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The Human League Biography

The Human League Tickets

The Human League In-depth Biography

Synth pop}'s first international superstars, the Human League} were among the earliest and most innovative bands to break into the pop} mainstream on a wave of synthesizers and electronic rhythms, their marriage of infectious melodies and state-of-the-art technology proving enormously influential on countless acts following in their wake. The group was formed in Sheffield, England, in 1977 by synth players Martyn Ware} and Ian Marsh}, who'd previously teamed as the duo Dead Daughters}; following a brief tenure as the Future, they rechristened themselves the Human League} after enlisting vocalist Philip Oakey}. The trio soon recorded a demo, and played their first live dates; they soon tapped Adrian Wright} as their "Director of Visuals," and his slide shows quickly became a key component of their performances.

Signing with the indie label Fast}, in 1978 the Human League} issued their first single, "Being Boiled"}; a minor underground hit, it was followed by a tour in support of Siouxsie & the Banshees}. After a 1979 EP, The Dignity of Labour}, the group released its first full-length effort, Reproduction}, a dark, dense work influenced largely by Kraftwerk}. Travelogue} followed the next year and reached the U.K. Top 20; still, internal tensions forced Ware} and Marsh} to quit the group in late 1980, at which time they formed the British Electronic Foundation}. Their departure forced Wright} to begin learning to play the synthesizer; at the same time, Oakey} recruited bassist Ian Burden} as well as a pair of schoolgirls, Susanne Sulley} and Joanne Catherall}, to handle additional vocal duties.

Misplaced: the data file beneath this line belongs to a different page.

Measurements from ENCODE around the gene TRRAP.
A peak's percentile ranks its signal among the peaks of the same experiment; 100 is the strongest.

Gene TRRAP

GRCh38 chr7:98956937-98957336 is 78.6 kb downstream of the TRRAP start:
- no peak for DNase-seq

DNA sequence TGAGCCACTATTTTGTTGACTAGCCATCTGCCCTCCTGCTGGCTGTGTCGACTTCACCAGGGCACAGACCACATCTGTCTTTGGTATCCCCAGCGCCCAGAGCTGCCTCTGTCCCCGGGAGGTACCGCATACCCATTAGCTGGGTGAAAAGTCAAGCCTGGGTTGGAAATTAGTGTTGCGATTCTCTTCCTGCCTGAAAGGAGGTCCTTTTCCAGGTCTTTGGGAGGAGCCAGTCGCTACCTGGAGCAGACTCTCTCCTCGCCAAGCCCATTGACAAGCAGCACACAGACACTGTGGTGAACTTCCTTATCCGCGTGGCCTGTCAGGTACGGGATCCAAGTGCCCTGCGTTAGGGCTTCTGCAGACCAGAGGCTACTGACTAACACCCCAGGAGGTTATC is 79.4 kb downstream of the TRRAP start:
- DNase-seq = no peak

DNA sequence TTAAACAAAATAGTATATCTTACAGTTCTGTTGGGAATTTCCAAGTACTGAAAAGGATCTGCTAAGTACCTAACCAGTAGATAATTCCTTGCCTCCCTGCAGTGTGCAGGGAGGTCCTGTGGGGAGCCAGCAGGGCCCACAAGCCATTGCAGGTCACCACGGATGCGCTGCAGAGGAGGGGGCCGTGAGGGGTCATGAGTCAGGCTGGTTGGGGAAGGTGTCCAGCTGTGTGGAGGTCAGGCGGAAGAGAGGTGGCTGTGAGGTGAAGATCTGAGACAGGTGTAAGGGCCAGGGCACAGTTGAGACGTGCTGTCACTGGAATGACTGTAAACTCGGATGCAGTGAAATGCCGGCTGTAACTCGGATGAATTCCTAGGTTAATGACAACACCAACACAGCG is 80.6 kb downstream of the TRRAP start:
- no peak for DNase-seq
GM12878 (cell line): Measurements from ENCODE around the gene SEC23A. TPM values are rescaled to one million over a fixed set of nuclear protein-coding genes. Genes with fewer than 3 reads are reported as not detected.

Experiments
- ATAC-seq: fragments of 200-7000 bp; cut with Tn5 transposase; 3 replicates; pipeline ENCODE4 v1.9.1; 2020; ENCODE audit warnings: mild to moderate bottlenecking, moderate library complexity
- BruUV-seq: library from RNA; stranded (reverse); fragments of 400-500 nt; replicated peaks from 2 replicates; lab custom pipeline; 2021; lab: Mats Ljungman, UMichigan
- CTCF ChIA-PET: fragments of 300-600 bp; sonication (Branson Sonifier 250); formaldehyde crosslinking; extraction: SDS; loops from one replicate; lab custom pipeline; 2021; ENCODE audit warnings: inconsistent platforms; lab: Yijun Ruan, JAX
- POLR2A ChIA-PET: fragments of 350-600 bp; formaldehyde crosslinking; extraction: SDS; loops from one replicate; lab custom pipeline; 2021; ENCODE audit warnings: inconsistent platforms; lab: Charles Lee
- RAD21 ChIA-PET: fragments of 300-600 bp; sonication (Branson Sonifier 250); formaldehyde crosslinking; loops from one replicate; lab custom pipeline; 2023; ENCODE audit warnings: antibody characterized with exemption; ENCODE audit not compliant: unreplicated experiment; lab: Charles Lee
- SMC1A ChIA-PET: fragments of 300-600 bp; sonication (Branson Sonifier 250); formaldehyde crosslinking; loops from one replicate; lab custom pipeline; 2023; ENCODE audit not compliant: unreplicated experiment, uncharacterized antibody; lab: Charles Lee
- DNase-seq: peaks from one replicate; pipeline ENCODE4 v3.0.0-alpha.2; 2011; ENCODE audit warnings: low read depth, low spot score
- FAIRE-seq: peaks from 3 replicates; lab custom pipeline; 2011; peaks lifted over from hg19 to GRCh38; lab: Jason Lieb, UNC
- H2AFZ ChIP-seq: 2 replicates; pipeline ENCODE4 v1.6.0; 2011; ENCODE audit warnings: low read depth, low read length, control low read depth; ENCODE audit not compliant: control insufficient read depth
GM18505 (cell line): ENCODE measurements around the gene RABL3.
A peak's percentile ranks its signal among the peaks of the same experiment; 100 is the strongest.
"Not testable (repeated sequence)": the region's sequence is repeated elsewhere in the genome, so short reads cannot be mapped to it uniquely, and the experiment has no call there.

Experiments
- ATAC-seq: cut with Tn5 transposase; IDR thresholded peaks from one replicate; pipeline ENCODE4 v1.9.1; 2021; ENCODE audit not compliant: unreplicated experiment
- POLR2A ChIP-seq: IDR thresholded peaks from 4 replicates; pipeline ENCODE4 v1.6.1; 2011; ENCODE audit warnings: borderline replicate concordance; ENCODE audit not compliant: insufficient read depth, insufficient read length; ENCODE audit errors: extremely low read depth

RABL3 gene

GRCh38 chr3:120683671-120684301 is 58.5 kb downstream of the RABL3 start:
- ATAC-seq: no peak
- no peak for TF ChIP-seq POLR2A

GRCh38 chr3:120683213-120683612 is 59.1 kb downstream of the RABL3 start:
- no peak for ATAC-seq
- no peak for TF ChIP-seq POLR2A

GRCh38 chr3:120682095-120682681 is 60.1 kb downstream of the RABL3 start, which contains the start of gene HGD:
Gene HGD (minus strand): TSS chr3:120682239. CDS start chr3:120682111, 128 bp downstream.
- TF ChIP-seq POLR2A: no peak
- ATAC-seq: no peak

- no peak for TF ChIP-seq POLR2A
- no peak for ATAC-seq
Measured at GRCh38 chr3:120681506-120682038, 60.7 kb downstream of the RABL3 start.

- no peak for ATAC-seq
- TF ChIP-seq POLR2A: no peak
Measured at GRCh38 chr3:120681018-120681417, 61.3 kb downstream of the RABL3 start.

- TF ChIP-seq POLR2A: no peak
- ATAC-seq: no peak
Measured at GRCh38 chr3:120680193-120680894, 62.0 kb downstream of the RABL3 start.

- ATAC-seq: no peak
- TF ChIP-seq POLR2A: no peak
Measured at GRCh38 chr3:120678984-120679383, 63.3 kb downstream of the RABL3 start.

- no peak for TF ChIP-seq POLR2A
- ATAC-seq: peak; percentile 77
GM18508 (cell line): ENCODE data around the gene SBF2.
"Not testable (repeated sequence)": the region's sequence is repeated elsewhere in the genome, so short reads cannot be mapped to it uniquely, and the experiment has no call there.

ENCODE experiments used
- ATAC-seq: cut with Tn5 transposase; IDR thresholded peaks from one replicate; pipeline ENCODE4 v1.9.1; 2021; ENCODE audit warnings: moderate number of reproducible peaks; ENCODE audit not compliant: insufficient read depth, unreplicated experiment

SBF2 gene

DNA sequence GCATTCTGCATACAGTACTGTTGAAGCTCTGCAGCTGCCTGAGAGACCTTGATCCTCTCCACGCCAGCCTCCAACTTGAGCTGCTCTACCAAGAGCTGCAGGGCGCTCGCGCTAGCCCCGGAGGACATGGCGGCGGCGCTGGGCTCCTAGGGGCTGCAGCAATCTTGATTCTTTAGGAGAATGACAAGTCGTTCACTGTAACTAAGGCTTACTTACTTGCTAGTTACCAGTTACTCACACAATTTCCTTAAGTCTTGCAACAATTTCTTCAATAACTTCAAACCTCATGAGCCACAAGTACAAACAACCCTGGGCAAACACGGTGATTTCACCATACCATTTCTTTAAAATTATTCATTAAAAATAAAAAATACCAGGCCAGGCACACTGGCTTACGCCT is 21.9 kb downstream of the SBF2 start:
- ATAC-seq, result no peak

The first single from the revamped Human League}, 1981's "Boys and Girls,"} reached the British Top 50; recorded with producer Martin Rushent}, the follow-up "Sound of the Crowd"} fell just shy of the Top Ten. Their next single, "Love Action,"} reached number three, and after adding ex-Rezillo} Jo Callis} the League} issued "Open Your Heart,"} another hit. Still, their true breakthrough was the classic single "Don't You Want Me,"} from the album Dare!}; both topped their respective charts in England, and went on to become major hits in the U.S. as well. A tour of the States followed, but new music was extremely slow in forthcoming; after a remix disc, Love and Dancing}, the Human League} finally issued 1983's Fascination!} EP, scoring a pair of hits with "Mirror Man"} and "(Keep Feeling) Fascination."}

The much-anticipated full-length Hysteria} finally surfaced in mid-1984, heralding a more forceful sound than earlier Human League} releases; the record failed to match the massive success of Dare!}, however, with the single "The Lebanon"} earning insignificant airplay. The group soon went on indefinite hiatus, and Oakey} recorded a 1985 solo LP with famed producer Giorgio Moroder} titled simply Philip Oakey & Giorgio Moroder}. To the surprise of many, the Human League} resurfaced in 1986 with Crash}, produced by the duo of Jimmy Jam} and Terry Lewis}; the plaintive lead single "Human"} soon topped the U.S. charts, but the group failed to capitalize on its comeback success, disappearing from the charts for the remainder of the decade.

When the Human League} finally returned in 1990 with Romantic?}, their chart momentum had again dissipated, and the single "Heart Like a Wheel"} barely managed to rise into the Top 40. The record was the band's last with longtime label Virgin}; now a trio consisting of Oakey}, Sulley}, and Catherall}, they ultimately signed with the EastWest} label, teaming with producer Ian Stanley} for 1995's Octopus}. The album went largely unnoticed both at home and overseas, with the single "Stay With Me Tonight"} issued solely in the U.K. A resurgent interest in synth pop} and post-punk} during the early 2000s enabled the group's 2001 album Secrets} considerable press coverage, which saw the group update its early sound. Four years later, they released Live at the Dome}. ~ Jason Ankeny, All Music Guide
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